Martin Yan (Photo courtesy of the chef).
Martin Yan Hosts An All-Star Dinner at M.Y. China
Charlie Trotter, who shuttered his famed eponymous Chicago restaurant last year, will be the special guest of honor at a 6 p.m. June 9 dinner hosted by Martin Yan at M.Y. China in San Francisco.
If that weren’t enough of a draw, the dinner will be created in part by Chef Michael Rotondo, former executive chef of Charlie Trotter’s and now chef de cuisine at Parallel 37 in the Ritz-Carlton San Francisco. Dessert will be made by Yigit Pura, the first winner of “Top Chef: Just Desserts” and now proprietor of Tout Sweet Patisserie in San Francisco. And M.Y. China’s executive chef and master noodle-puller, Tony Wu, will be on hand to show his dough-twirling prowess.
The evening will begin with appetizers and sparkling wines from Domaine Carneros. That will be followed by a seated four-course dinner with wines by the Michael Mondavi Family Estate. A live auction also will be held.
The dinner, a benefit for the James Beard Foundation and the Chef Martin Yan Scholarship, is limited to 100 people. Tickets are $200 per person or $175 per person for James Beard Foundation members. Tickets can be purchased at MyChinaSF.com or by calling (415) 580-3001.
Pastry Chef Yigit Pura. (Photo courtesy of the chef)
Calling all sweet tooths: The Four Seasons Hotel in San Francisco will be the place to be 5 p.m. to 8 p.m. May 5.
That’s when 20 of the Bay Area’s best pastry chefs will ply you with all manner of signature sweets at “Dessert First!,” a benefit for Project Open Hand, which provides meals for people afflicted with breast cancer or HIV/AIDS, or are home-bound and critically ill.
Alice Waters and Cecilia Chiang in a scene from “Soul of a Banquet.” (Still courtesy of the San Francisco Film Festival)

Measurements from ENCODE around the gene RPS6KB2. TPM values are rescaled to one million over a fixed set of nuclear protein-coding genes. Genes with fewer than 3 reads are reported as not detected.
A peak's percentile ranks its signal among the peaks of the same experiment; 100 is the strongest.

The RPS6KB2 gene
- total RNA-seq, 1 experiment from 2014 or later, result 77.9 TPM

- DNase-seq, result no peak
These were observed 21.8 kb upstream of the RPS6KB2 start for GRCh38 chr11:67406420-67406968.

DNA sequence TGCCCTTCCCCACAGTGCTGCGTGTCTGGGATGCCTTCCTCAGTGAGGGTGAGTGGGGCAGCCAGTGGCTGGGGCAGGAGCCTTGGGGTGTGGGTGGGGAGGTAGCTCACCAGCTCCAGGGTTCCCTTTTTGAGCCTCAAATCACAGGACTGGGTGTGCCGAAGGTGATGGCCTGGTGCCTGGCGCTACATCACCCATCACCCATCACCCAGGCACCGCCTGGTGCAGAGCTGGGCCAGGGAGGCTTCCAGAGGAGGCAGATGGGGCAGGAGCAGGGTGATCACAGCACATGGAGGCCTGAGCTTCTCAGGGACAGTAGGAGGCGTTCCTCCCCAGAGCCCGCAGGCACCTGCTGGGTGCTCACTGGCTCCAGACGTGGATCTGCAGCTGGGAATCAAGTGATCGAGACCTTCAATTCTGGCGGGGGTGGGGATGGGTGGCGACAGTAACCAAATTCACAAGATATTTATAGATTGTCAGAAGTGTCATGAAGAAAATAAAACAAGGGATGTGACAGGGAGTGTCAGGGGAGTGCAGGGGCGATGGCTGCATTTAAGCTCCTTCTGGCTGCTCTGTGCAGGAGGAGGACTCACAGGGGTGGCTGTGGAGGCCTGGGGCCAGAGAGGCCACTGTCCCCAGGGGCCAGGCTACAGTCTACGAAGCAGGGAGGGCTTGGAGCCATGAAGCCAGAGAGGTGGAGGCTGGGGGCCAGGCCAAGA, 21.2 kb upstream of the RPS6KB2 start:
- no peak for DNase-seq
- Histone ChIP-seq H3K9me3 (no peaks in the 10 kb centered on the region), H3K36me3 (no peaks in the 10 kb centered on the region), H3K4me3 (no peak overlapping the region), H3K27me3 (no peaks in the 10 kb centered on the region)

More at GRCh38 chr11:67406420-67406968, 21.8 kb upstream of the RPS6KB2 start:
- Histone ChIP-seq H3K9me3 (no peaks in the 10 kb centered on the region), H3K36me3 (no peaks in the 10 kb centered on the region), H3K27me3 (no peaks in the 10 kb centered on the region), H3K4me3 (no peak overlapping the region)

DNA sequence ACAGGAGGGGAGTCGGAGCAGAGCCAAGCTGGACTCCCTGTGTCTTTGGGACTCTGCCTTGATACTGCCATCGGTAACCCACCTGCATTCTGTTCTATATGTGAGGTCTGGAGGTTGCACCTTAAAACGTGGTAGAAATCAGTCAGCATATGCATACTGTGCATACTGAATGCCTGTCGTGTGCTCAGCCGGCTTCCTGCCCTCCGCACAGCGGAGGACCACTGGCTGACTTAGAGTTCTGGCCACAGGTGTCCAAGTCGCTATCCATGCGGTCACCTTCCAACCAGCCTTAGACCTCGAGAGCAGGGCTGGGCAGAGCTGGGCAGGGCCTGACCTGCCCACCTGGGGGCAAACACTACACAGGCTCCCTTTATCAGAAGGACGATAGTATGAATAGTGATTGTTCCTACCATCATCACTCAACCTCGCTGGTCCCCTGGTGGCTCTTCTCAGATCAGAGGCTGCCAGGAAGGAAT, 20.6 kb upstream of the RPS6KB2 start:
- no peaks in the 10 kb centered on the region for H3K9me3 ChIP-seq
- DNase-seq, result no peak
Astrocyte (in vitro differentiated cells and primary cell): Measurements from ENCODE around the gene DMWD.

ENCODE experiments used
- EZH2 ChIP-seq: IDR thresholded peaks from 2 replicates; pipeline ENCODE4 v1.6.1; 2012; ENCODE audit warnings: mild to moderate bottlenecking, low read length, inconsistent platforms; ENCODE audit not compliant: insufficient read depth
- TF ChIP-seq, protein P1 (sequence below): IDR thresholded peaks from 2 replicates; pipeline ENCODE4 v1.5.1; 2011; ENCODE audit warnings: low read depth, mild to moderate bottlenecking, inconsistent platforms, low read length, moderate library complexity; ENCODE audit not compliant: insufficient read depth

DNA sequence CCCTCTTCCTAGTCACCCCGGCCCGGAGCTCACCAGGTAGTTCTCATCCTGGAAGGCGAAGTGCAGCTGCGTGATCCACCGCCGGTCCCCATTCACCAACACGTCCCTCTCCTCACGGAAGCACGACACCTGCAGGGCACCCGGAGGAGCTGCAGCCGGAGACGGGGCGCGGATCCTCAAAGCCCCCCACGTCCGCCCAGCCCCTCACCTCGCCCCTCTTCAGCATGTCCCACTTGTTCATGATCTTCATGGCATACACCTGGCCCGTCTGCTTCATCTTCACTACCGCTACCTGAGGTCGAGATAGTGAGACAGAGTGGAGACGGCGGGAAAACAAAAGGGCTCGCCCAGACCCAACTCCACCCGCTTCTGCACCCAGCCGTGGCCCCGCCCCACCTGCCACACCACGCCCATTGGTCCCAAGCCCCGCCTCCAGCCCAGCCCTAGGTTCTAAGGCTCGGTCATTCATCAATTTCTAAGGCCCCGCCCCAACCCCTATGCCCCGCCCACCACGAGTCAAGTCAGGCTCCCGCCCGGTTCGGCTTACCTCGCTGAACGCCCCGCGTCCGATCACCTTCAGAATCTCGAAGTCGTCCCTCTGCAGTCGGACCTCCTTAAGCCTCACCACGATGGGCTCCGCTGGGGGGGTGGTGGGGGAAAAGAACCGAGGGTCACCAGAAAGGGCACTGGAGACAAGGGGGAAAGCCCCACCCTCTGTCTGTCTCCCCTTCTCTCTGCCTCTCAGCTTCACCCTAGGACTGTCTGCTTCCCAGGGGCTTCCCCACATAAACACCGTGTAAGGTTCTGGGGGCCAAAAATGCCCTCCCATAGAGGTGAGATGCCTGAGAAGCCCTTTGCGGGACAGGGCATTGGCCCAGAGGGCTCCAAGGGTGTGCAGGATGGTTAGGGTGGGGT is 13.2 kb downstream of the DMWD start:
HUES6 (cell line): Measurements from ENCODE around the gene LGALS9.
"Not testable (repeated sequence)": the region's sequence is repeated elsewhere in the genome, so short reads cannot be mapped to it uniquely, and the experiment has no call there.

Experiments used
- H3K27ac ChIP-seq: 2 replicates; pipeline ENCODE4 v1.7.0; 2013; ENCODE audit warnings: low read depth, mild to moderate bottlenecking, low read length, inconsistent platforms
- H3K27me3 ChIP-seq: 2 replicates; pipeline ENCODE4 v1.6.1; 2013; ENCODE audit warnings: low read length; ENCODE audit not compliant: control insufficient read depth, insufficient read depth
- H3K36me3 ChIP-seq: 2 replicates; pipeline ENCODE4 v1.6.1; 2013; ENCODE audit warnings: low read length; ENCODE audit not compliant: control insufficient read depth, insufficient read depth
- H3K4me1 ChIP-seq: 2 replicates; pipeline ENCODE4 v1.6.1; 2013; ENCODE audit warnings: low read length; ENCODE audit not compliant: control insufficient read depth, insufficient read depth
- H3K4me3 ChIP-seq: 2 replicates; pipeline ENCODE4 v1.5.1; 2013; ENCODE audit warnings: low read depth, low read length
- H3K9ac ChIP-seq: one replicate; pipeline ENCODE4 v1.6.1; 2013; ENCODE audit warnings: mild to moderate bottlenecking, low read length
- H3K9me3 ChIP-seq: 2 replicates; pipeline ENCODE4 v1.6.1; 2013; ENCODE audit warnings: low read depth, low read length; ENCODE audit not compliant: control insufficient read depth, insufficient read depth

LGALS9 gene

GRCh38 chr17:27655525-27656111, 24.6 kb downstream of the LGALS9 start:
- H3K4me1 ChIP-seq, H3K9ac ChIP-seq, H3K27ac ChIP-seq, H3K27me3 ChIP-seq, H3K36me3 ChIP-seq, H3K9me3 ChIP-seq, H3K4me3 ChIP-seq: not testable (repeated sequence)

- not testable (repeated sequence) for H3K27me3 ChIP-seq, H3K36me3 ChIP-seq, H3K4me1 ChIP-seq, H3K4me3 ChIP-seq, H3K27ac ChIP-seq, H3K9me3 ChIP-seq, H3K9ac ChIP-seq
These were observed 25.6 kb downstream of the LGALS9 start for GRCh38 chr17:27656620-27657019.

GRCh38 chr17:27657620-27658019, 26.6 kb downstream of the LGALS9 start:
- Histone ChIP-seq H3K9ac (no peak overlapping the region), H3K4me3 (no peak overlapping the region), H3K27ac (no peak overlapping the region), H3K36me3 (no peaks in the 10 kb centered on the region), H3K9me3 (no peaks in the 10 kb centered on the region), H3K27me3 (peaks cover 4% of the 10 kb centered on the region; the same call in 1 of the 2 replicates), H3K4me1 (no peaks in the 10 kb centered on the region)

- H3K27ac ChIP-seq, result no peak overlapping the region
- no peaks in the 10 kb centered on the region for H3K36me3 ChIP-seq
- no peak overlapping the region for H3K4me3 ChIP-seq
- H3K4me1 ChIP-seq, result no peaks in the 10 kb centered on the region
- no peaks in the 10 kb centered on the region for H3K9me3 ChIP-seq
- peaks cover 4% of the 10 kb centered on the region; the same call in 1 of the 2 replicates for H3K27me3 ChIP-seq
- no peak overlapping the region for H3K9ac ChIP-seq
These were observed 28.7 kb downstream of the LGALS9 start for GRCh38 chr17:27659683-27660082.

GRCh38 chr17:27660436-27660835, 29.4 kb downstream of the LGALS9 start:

Mega-Benefit Banquet by the San Francisco Film Society
If you’re an aficionado of Chinese banquet galas, you will not want to miss this stellar one by the San Francisco Film Society at Yank Sing in San Francisco, 6 p.m. April 10.
Among the noted guests who will be in attendance: Bay Area culinary legends, Alice Waters and Cecilia Chiang; acclaimed food writer Ruth Reichl; and noted film director, Wayne Wang, who will be showing a sneak preview of his newest film, “Soul of a Banquet,” his tribute to Chiang, who changed the face of Chinese food in America when she opened The Mandarin in San Francisco in 1961.
The event benefits Waters’ Edible Schoolyard Project.
Tickets, which include the reception, film screening and dinner, are $288 per person. A table for 10 is $2,500.
Avant Garden Food & Art Fundraiser in San Jose
Celebrate all things local in the South Bay at the third annual “Avant Garden” event, 7 p.m. April 19 at The Armory, 240 N. 2nd St. in San Jose.
Enjoy live music, crafts, artwork and plenty of food and drink by vendors such as Little Bee Pops, Good Karma Vegan Cafe and Cafe Stritch.
Event tickets are $10 online or $12 at the door. Food and drink tickets are $3 each and available at the event site.